April 2010
Volume 51, Issue 13
ARVO Annual Meeting Abstract  |   April 2010
Experience With Avastin (Bevacizumab) for Radiation Maculopathy and Optic Neuropathy
Author Affiliations & Notes
  • P. T. Finger
    Suite 5B, The New York Eye Cancer Center, New York, New York
  • Footnotes
    Commercial Relationships  P.T. Finger, US Patent 7,553,486 B2, Anti-VEGF treatment for radiation-induced vasculopathy, P.
  • Footnotes
    Support  The EyeCare Foundation, Inc., New York City, http://eyecarefoundation.org
Investigative Ophthalmology & Visual Science April 2010, Vol.51, 5149. doi:
  • Views
  • Share
  • Tools
    • Alerts
      This feature is available to authenticated users only.
      Sign In or Create an Account ×
    • Get Citation

      P. T. Finger; Experience With Avastin (Bevacizumab) for Radiation Maculopathy and Optic Neuropathy. Invest. Ophthalmol. Vis. Sci. 2010;51(13):5149.

      Download citation file:

      © ARVO (1962-2015); The Authors (2016-present)

  • Supplements

Purpose: : To report on the use of intravitreal anti-VEGF bevacizumab for radiation optic neuropathy (RON) and radiation maculopathy (RM).

Methods: : In this prospective, non-randomized, single center interventional clinical case series, 49 patients treated with plaque radiation therapy (for choroidal melanoma) developed either macular radiation retinopathy (edema, hemorrhages, capillary dropout, and/or intraretinal microangiopathy including neovascularization) or anterior radiation optic neuropathy (optic disc edema, hemorrhages, microangiopathy, neovascularization). Entry criteria included a subjective or objective loss of vision. Treatment involved intravitreal injection of bevacizumab (Avastin, Genentech, South San Francisco, CA) 1.25 mg in 0.05 mL every 6 to 8 weeks. Treatment was discontinued if there was no measurable response to therapy. The main outcome measures included safety, visual acuity, and clinical findings on OCT/SLO imaging, fundus photography and angiography.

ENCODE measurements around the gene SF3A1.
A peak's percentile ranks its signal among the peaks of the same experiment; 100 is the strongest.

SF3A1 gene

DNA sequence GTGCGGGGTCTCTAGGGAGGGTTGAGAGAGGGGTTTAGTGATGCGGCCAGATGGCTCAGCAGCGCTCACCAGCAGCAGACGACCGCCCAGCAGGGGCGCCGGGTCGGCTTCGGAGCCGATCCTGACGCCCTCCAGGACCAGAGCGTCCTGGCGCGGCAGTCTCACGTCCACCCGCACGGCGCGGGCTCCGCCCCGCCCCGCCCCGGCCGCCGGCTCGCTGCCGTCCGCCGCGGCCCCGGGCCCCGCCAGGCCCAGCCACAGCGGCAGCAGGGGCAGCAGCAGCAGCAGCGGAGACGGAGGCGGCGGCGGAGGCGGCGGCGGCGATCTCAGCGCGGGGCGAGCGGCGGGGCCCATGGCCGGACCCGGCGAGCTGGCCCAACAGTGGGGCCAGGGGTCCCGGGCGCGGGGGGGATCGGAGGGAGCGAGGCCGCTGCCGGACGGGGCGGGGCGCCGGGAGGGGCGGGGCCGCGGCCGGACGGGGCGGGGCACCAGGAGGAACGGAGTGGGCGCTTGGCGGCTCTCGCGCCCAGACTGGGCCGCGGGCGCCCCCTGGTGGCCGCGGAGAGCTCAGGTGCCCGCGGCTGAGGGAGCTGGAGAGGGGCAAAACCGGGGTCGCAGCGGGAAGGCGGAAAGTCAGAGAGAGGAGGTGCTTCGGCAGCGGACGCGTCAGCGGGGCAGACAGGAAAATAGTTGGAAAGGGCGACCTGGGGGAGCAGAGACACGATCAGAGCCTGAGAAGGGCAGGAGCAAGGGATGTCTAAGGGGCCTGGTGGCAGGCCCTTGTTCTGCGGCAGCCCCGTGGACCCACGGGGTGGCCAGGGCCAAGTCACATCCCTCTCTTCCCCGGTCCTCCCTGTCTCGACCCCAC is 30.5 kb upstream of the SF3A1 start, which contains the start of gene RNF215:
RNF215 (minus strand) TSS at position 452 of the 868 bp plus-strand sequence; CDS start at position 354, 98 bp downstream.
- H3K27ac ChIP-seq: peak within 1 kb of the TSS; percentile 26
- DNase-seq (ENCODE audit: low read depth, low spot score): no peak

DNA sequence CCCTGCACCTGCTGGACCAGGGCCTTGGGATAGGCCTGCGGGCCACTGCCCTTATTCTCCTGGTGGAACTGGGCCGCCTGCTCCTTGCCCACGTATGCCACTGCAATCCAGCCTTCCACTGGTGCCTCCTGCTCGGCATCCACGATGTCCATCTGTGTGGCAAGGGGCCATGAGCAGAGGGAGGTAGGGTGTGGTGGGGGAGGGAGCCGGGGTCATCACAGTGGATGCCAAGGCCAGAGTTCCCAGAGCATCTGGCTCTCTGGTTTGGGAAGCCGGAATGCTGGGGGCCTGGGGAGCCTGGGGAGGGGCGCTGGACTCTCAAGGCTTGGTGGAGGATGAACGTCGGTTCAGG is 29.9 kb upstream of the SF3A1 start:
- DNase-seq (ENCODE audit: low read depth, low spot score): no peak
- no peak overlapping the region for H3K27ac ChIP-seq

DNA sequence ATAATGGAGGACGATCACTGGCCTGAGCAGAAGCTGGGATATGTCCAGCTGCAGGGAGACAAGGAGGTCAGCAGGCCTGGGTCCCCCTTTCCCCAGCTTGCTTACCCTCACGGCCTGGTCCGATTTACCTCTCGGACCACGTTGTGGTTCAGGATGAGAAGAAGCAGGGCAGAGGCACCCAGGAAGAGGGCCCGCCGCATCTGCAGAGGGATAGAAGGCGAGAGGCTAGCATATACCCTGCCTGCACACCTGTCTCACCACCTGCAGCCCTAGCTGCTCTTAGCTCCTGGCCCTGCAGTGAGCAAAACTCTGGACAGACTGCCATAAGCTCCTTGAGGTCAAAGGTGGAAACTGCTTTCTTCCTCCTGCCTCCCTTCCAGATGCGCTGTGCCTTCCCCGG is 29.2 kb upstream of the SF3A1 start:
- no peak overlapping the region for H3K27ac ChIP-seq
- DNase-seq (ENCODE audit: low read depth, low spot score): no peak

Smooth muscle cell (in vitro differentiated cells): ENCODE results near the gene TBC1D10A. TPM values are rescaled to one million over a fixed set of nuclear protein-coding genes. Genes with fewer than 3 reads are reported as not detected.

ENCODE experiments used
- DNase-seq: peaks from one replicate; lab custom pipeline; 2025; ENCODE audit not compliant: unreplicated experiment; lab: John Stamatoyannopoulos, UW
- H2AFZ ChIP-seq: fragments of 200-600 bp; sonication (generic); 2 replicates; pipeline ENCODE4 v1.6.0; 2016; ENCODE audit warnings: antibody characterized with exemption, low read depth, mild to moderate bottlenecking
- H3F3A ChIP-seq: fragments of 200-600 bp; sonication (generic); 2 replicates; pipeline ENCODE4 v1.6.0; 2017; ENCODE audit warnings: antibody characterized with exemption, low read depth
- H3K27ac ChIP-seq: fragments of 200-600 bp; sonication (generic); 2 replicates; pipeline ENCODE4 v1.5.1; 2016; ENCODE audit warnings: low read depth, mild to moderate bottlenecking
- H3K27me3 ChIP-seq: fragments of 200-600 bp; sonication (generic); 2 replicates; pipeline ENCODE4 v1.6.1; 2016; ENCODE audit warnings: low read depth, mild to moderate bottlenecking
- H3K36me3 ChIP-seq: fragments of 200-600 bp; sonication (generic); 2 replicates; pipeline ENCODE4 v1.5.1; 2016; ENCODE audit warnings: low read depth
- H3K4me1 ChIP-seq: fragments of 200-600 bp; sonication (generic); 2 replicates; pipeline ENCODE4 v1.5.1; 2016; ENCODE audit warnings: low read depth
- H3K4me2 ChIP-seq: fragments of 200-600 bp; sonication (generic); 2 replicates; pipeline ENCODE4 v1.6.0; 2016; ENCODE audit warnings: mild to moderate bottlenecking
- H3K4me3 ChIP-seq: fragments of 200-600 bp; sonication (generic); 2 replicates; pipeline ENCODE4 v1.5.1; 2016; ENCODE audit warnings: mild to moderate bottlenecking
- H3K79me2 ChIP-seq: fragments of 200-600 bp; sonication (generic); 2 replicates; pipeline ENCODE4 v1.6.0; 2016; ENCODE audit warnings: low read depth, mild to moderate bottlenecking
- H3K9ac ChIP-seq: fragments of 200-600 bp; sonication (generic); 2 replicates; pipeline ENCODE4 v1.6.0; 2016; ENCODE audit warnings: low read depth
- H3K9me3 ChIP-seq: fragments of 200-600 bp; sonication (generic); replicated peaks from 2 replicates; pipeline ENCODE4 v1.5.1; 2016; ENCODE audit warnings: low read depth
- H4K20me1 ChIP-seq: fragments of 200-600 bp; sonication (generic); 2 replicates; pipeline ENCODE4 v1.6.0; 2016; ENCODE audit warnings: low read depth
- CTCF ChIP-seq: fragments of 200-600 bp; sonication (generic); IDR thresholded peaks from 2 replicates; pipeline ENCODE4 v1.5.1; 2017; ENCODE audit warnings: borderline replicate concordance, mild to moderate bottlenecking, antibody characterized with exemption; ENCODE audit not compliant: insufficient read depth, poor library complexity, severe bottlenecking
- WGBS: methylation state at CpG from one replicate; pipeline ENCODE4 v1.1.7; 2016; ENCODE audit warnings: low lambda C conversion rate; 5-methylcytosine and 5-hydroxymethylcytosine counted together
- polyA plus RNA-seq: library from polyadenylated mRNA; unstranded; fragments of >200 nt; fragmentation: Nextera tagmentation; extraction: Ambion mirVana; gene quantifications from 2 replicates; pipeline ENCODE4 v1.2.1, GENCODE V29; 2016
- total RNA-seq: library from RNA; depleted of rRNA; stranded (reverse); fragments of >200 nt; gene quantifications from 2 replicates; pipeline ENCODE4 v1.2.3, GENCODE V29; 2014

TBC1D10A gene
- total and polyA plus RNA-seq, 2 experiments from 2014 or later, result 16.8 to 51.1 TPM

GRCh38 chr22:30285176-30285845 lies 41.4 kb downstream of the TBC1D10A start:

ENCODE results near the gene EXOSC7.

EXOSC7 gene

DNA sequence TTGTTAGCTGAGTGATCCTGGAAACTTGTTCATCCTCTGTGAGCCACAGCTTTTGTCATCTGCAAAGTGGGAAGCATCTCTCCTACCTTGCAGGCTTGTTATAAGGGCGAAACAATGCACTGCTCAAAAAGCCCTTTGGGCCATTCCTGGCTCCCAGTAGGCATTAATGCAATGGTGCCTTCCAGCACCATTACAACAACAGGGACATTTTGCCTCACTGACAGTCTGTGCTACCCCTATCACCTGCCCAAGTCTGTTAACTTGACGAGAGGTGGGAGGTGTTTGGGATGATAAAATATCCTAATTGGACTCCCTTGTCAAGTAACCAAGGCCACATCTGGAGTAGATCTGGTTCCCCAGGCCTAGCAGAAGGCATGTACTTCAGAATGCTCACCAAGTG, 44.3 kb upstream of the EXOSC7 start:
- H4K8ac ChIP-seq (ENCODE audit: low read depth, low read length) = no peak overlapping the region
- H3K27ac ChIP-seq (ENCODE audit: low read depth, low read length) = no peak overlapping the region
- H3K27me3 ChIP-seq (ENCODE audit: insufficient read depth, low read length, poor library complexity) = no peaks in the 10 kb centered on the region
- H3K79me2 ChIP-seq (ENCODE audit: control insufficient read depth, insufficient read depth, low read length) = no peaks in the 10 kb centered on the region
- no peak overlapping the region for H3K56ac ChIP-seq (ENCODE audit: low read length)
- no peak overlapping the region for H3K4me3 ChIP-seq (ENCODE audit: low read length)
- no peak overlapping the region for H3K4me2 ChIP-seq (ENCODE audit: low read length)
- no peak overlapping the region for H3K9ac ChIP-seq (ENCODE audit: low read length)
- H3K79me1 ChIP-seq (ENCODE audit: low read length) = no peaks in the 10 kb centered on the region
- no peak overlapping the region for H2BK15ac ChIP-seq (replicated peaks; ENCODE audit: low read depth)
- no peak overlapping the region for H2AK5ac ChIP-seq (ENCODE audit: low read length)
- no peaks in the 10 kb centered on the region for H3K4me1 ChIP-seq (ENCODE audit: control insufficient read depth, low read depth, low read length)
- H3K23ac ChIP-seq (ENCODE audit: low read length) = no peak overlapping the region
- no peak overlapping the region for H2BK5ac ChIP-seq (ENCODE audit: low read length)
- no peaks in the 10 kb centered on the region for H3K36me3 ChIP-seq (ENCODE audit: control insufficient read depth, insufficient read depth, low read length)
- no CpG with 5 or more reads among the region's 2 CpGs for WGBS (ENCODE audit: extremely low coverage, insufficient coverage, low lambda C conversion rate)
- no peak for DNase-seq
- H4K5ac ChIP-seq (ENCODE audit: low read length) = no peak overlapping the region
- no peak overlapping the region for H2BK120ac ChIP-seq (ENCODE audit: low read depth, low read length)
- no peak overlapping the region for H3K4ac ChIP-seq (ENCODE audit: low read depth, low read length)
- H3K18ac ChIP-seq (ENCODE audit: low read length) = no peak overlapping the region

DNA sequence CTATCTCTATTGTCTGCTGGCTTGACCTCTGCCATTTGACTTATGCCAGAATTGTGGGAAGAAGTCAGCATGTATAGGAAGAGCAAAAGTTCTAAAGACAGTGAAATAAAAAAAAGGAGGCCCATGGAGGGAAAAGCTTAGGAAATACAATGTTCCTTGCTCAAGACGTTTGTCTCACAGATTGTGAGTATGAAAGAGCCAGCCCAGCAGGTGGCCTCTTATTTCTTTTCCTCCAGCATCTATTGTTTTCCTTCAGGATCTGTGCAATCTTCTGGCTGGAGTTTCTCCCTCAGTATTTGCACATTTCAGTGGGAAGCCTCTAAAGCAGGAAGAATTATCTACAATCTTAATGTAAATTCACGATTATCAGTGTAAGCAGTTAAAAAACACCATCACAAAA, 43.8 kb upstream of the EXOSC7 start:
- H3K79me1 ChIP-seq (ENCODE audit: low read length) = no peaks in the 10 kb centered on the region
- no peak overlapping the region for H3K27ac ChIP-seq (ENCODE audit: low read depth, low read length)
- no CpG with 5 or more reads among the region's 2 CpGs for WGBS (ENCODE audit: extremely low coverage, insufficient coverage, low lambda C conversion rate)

Results: : In this series, there were 30 females and 19 males with a mean age of 65 years (range 34-89). In treatment of RON, patients were followed for a mean of 26 months (range 1-42) and received a mean of 10 intravitreal injections (range 1-22). Visual acuities were stable or improved in 63% (n=10), and 19% (n=3) have regained 2 or more lines of vision. In treatment of RM, patients were followed for a mean 22 months (range 1-45) and received a mean of 9 intravitreal injections (range 1-21). Visual acuities were stable or improved in 81% (n=30), and 16% (n=6) regained 2 or more lines of best-corrected visual acuity. Intraocular bevacizumab treatment was found to reduce retinal hemorrhage, exudation and edema. Reductions optic disc hemorrhage and edema were also noted. The most common and reproducible findings were decreased edema, restoration of the normal anatomy of the macula and optic nerve with improvement in vision. No ocular or systemic bevacizumab-related side effects were observed up to 45 months of treatment.

Conclusions: : Intravitreal bevacizumab was well-tolerated and stabilized or improved vision in most cases. Treatment was associated with decreased vascular leakage as evidenced by reductions in retinal hemorrhage, exudates, and retinal edema/papilledema. This study suggests that an anti-VEGF strategy may reduce tissue damage associated with RM and RON.

Keywords: melanoma • macula/fovea • retinal neovascularization 

This PDF is available to Subscribers Only

Sign in or purchase a subscription to access this content. ×

You must be signed into an individual account to use this feature.